Amidst the hype around the newly introduced four year undergraduate programme, we have been discussing what could be right and what could seriously go wrong. With that wave of discussion as well as confusion, majority of us (except the VC of course) have criticized the FYUP. Here is a flip side of the coin. A few pointers on why the FYUP might not be that bad an idea:
- Practical Knowledge: Foundation Courses covering an array of subjects from Arts, Science, Social Sciences and Commerce backgrounds, will equip students with appropriate communication skills, mathematical ability and other such skills that are required to face real life challenges. Students are also expected to study Application papers, to encourage application-based knowledge. In the final year, students shall be expected to pursue two Research based papers/ Innovation projects, something which does not exist under the current framework for majority of the courses. Hence, the FYUP might encourage the assimilation of knowledge, and not just learning for an upcoming examination.
- The professional ‘tag’: Supporters of the FYUP are selling the idea stating that it is a more professional course and will create employable youngsters. If we stick to social myths, a B.Tech has been the way to go. If you want to earn money, you do not do a B.Sc./B.A but rather a professional course such as B.Tech. Even with general ‘academic’ courses being awarded with a professional tag, it might actually create more employable students.
- Integration of Sports and ECA to the curriculum: Until now, sports and ECA have not been an active part of the curriculum. With the FYUP, students have the option to gain course credit from these activities. Hence, students who often contemplate about leaving passion in these fields due to academics can actually stay on and pursue them and gain credits from the same. Heads up for encouraging extra-curricular activities!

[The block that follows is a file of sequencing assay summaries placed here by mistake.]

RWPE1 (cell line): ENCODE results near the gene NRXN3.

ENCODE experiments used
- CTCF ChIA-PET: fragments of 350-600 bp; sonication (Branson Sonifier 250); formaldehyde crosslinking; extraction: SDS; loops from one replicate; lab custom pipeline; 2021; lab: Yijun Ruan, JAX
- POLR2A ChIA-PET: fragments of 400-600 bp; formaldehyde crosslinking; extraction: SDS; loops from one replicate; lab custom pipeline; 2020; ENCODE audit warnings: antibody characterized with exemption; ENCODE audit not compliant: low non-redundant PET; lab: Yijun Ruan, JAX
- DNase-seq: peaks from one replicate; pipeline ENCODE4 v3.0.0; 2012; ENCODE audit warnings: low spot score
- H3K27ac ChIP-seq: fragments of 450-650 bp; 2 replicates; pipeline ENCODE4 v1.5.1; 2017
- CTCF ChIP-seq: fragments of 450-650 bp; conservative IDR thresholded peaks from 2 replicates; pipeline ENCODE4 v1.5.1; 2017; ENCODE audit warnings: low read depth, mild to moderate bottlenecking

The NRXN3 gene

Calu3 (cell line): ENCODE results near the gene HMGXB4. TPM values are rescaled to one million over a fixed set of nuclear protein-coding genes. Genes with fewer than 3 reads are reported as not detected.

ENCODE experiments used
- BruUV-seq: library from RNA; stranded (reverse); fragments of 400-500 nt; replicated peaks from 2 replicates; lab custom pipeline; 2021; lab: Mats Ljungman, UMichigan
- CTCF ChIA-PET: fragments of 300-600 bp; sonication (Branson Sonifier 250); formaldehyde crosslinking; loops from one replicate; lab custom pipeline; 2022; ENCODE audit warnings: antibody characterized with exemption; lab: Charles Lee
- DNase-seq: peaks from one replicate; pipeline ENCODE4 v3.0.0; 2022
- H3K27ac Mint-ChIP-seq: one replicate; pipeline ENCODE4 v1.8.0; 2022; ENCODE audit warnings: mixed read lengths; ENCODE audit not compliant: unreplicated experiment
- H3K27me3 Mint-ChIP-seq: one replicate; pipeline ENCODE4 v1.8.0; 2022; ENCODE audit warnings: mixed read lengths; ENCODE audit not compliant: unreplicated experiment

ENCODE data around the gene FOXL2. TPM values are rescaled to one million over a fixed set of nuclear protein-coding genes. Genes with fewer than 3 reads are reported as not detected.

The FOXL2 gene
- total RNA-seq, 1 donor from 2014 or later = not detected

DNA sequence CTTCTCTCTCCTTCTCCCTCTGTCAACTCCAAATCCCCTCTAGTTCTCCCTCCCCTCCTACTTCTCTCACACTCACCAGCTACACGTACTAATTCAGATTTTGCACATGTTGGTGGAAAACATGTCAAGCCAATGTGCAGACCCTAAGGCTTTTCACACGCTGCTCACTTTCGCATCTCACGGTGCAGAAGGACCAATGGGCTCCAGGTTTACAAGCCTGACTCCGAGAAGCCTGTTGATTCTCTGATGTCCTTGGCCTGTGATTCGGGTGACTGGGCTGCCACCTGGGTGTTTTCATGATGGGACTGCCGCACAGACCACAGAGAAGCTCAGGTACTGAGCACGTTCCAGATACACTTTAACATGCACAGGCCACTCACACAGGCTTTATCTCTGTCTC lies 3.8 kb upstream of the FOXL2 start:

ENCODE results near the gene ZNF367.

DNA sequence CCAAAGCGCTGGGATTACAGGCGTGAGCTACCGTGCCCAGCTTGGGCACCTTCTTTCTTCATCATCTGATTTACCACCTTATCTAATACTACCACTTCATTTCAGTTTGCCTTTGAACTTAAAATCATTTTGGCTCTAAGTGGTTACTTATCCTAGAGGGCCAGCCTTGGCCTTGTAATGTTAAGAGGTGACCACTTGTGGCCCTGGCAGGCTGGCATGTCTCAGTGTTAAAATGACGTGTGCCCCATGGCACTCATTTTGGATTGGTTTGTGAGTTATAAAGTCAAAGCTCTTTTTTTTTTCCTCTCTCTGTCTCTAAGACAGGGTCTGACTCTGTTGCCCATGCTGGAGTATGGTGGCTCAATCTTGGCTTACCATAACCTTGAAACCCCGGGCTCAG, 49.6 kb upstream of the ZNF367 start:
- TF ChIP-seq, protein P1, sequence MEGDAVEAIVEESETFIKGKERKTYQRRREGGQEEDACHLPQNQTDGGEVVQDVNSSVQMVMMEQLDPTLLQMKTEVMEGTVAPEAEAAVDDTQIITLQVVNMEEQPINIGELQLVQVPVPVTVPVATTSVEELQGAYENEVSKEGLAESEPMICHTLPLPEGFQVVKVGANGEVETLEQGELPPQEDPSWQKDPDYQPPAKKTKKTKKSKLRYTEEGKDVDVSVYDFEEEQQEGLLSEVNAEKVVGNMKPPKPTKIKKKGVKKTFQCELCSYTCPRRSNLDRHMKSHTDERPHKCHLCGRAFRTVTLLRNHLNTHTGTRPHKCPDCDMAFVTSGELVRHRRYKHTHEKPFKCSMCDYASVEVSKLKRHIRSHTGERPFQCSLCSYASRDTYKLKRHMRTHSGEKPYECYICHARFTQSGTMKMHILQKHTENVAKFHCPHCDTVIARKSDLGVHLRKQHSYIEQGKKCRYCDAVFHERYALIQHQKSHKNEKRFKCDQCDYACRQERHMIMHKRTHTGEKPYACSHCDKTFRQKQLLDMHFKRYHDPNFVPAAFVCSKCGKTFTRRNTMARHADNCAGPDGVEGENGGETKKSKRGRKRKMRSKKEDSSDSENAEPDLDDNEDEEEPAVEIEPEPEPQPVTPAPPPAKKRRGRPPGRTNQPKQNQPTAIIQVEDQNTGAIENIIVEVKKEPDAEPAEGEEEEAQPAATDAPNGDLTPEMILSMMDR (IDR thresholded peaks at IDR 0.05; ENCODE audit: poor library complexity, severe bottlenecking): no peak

- Better opportunities for higher education: For students wishing to go abroad for their masters, countries such as America have had limited options. The reason being majority of reputed colleges such as the Ivy League institutions require four years of undergraduate study. People who want pursue education at these places, opt to spend a year in other interim courses to bridge the requirement. With the FYUP in place, you would be eligible for applying fresh out of college.
- Multiple degree options: While most people have been debating that the multiple degree option in the FYUP is meant to create disparity, the fact that the course gives a ‘choice’ is one to be appreciated. For example, if my economic condition does not allow me to finish my education and I leave after two years to get job, I have a diploma and have the option of turning it into an honours degree in the future. It’s about choices.
- Digital awareness: Not everyone grows up amidst internet access and the FYUP acknowledges that. Creating foundational courses that work on to giving basic IT understanding to everyone is a positive step. Access to laptops might work in the right direction as well. With such approach the idea is to bring everyone on the same level before the real education in their major begins.
- A step towards an International model: Adopting the credit system leaves room for studying a certain course at your pace. We can also assume that soon like the international system, community work and internships will also contribute to your credit score. If one rather wants to concentrate on training on field, you can work on that. If someone wants to get the fundamentals right, they can work on that bit. Again, it’s about giving the student a choice of how they wish to approach their under graduation.
These are a few things that strike right about Delhi University’s four year programme. By stating these we don’t wish to contemplate that everything about the FYUP is great, but rather stress on the fact that apart from the negative debates, there exists positivity on the subject as well.